Nanotechnology and Manufacturing



Nanotechnology, the art and science of manipulating matter at the atomic or molecular scale, has the long-term potential to revolutionize everything in the manufacturing environment, as well as the immediate-term potential to significantly reduce industrial sensor size and lower computer workstation and controller power consumption.

A nanometer (nm) is one-billionth of a meter. An atom measures approximately 1/3 nm. The diameter of a human hair is about 200,000 nm. Nanotechnology performs functions at the sub-atomic, atomic or molecular levels, where quantum mechanics rule.

Nanotechnology enablers

Before the early 1980s, no tools existed to allow scientists and engineers to observe, let alone manipulate, individual atoms. Capabilities changed when IBM researchers invented two new microscopy techniques: atomic force microscopy (AFM) and scanning tunneling microscopy (STM).

Both techniques represented a radical departure from previous types of microscopy, which worked by reflecting either light (optical microscopes) or an electron beam (electron microscopes) off a surface and onto a lens. However, no reflective microscope, not even the most powerful, could image an individual atom. To do so, the new techniques used a cantilever to "read" a surface directly, the way a record player's needle reads a record.

AFM works by passing the cantilever ," so sharp that its tip is composed of a single atom ," within a few nm of a surface. The atomic forces exerting a pull on the cantilever are measured to create an atom-by-atom topographical map.

STM is similar to AFM, but measures a quantum effect called tunneling. STM's cantilever carries a tiny charge, and classical physics says that a wall of potential energy should prevent the charge from jumping to the surface. However, when two atoms come close enough, quantum rules let electrons "tunnel" through that wall. STM measures these escapees to map the surface.

By modulating the voltage at the cantilever's tip, scientists and engineers not only can see atoms, but also can push and pull them into place. STM won its inventors the 1986 Nobel Prize in Physics.

Another tool is e-beam lithography. Unlike photolithography, the technique used to make microchips, e-beam lithography is not constrained by the wavelength of light. Using a beam of electrons from a scanning electron microscope, a person can etch details as fine as a few nm.

Nanotechnology applications

Nanotechnology, biotechnology and information technology are converging as scientists are learning to imitate biological patterns. However, the revolution will not happen overnight.

Japan has taken a lead in nanotechnology research and development, followed by the United States and Western Europe. In this year alone, more than $2 billion will be spent on nanotechnology research around the world.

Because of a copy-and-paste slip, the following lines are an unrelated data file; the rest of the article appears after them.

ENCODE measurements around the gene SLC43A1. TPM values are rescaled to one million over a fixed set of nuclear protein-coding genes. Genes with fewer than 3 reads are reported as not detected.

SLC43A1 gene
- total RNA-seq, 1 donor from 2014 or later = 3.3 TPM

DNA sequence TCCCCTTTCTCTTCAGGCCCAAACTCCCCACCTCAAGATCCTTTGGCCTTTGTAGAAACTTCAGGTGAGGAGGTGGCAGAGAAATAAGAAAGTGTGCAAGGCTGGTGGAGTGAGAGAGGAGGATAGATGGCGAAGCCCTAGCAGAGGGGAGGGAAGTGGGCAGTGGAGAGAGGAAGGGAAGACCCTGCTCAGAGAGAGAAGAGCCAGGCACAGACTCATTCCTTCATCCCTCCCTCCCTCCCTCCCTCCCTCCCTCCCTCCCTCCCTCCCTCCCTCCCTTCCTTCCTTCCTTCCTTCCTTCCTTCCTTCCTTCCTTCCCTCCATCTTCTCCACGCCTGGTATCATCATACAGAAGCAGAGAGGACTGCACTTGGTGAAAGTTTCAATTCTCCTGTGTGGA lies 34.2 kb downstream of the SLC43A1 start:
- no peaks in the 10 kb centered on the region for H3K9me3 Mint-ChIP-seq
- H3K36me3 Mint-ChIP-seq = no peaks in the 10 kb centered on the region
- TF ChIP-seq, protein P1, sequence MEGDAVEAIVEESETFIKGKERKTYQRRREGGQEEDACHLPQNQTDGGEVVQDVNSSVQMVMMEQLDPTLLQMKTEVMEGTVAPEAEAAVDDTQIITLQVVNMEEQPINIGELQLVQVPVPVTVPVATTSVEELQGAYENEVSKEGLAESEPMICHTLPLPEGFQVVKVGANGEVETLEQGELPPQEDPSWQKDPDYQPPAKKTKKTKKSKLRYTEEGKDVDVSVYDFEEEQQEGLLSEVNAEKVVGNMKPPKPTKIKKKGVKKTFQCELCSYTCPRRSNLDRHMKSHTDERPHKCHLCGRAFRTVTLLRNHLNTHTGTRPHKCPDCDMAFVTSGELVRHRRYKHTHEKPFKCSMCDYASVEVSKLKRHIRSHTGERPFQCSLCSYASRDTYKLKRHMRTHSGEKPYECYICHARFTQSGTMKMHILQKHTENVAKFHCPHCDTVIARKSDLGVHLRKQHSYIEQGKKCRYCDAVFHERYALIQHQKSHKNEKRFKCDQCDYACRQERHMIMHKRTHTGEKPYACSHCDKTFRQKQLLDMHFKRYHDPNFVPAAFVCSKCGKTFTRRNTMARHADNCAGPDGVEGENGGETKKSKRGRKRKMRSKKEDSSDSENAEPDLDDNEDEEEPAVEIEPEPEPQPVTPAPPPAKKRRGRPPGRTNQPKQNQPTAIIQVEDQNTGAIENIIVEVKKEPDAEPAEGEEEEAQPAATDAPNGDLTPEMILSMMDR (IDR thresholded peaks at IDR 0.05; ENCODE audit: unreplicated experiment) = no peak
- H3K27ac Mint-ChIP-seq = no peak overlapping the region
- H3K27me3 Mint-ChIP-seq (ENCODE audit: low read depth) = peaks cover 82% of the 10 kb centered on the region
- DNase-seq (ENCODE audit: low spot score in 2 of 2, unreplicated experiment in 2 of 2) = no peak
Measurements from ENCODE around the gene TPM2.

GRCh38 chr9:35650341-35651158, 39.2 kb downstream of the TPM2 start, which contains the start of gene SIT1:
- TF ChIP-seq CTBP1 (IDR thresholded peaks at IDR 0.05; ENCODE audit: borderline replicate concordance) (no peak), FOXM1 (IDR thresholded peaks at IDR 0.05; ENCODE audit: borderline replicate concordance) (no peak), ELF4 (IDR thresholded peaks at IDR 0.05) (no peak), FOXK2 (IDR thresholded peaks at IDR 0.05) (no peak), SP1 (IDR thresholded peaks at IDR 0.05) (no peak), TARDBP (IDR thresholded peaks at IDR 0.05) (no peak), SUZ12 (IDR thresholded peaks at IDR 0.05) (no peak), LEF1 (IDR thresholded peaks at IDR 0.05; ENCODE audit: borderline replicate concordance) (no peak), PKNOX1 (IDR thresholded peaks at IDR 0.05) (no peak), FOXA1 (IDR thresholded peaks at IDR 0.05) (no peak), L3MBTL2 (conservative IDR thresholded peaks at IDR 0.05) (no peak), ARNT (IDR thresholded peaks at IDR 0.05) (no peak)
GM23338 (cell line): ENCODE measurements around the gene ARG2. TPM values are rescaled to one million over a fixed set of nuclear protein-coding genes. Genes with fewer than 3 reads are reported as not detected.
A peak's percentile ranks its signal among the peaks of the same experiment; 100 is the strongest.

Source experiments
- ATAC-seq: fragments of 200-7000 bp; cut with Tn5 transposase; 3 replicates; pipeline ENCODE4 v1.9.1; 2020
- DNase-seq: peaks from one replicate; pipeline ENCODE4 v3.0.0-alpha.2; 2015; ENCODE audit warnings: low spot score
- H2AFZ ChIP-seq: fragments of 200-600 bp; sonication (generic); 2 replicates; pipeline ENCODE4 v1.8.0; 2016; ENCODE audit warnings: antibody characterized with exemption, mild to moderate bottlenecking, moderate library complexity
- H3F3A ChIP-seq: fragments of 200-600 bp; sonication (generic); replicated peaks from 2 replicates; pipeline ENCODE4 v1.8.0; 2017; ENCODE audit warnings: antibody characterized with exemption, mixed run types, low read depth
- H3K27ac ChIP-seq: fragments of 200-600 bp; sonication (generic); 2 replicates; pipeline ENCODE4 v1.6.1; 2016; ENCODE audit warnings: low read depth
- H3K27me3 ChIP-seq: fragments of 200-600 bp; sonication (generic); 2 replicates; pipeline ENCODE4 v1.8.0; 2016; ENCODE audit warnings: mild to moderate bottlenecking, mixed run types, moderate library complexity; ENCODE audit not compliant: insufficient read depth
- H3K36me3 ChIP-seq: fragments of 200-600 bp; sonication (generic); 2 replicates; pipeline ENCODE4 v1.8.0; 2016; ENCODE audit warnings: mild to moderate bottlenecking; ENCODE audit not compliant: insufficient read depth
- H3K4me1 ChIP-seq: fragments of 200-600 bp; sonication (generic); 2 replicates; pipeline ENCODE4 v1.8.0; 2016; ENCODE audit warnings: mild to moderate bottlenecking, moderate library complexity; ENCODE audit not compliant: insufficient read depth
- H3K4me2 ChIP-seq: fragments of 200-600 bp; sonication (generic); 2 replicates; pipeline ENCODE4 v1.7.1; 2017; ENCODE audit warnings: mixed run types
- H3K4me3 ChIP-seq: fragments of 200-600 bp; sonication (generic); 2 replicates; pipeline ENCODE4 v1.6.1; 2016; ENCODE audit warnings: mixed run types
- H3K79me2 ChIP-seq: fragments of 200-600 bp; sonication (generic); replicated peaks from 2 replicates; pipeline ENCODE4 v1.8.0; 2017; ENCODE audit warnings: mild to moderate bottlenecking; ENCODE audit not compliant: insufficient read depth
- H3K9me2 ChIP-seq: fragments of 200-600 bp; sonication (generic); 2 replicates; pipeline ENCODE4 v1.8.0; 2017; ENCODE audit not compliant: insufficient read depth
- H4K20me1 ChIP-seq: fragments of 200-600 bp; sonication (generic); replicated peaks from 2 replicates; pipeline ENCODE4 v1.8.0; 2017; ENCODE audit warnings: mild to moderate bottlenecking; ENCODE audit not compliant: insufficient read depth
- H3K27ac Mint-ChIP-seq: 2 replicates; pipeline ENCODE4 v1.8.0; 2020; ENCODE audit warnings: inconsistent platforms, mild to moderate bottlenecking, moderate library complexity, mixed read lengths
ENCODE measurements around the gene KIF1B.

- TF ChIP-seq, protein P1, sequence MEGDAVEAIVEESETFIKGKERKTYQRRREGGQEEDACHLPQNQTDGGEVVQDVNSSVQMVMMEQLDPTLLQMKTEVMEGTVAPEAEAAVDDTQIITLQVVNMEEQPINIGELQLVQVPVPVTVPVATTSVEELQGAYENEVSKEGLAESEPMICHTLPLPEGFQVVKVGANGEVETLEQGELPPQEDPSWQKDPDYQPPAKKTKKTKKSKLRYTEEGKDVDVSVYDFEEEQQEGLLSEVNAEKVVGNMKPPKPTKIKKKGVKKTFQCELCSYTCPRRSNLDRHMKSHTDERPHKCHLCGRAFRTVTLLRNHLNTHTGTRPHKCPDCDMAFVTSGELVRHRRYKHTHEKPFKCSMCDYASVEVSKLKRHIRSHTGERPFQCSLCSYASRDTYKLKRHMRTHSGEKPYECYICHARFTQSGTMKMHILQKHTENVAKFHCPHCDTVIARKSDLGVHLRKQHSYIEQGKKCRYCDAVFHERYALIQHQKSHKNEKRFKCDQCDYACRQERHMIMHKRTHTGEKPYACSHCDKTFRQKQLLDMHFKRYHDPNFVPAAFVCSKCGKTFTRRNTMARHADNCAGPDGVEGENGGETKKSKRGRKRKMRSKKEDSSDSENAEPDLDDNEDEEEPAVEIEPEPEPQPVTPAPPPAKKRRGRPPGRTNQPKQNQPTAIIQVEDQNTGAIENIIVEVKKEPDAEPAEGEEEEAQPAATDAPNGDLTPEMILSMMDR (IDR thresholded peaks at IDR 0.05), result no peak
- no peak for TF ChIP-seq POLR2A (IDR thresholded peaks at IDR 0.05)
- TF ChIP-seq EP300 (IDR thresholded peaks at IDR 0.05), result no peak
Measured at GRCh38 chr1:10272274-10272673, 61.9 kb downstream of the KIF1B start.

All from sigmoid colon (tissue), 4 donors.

The U.S. government has invested approximately $1 billion on nanotechnology in the past two years, and contributions from eager venture capitalists are expected to reach that level this year. The National Science Foundation forecasts that the market for nanotechnology products and services will reach $1 trillion by 2015.

Today many major companies such as IBM, Hewlett Packard (HP) and Hitachi are involved in nanotechnology research and development. IBM was the first to manipulate individual atoms using an atomic force microscope and has been a pioneer in this space. In the next few years, IBM plans to use nanotechnology to fashion computer hard drives capable of storing 40 times more information than current hard drives can store.

HP and its partners in academia are targeting molecular computing. HP and University of California scientists ann-ounced the receipt of a patent this year for a process that builds computers fitting into an area smaller than the head of a pin. It is based on complex molecules that can be flipped back and forth between two states through the use of electricity.

Many other smaller startups are very active in this area. United States-based Nanomix, for example, is working on sensors that integrate nanotube-sensing elements into a silicon chip. The sensor chips will offer high sensitivity in a very small package. Large-scale sensor arrays on a single chip ultimately will displace many expensive technologies such as mass spectroscopy. Applications include toxic gas leak detection, medical monitoring and industrial process control.

Another U.S. company, Nantero, is working on memory chips based on organic substances. It plans to have a commercial prototype within the next two years. The technology, called NRAM (nonvolatile RAM), will provide a universal memory chip that can replace DRAM, SRAM (static RAM), flash memory and hard disk storage.

Nanotechnology is in its infancy, but has the potential to change everything in a manufacturing environment ," from sensors to controllers and even manufacturing processes themselves. In the near term, nanotechnology will enable size reductions in industrial sensors and slash workstation and controller power consumption.

Ghosh is a vice president of ARC Advisory Group, Dedham, Mass. He can be reached at


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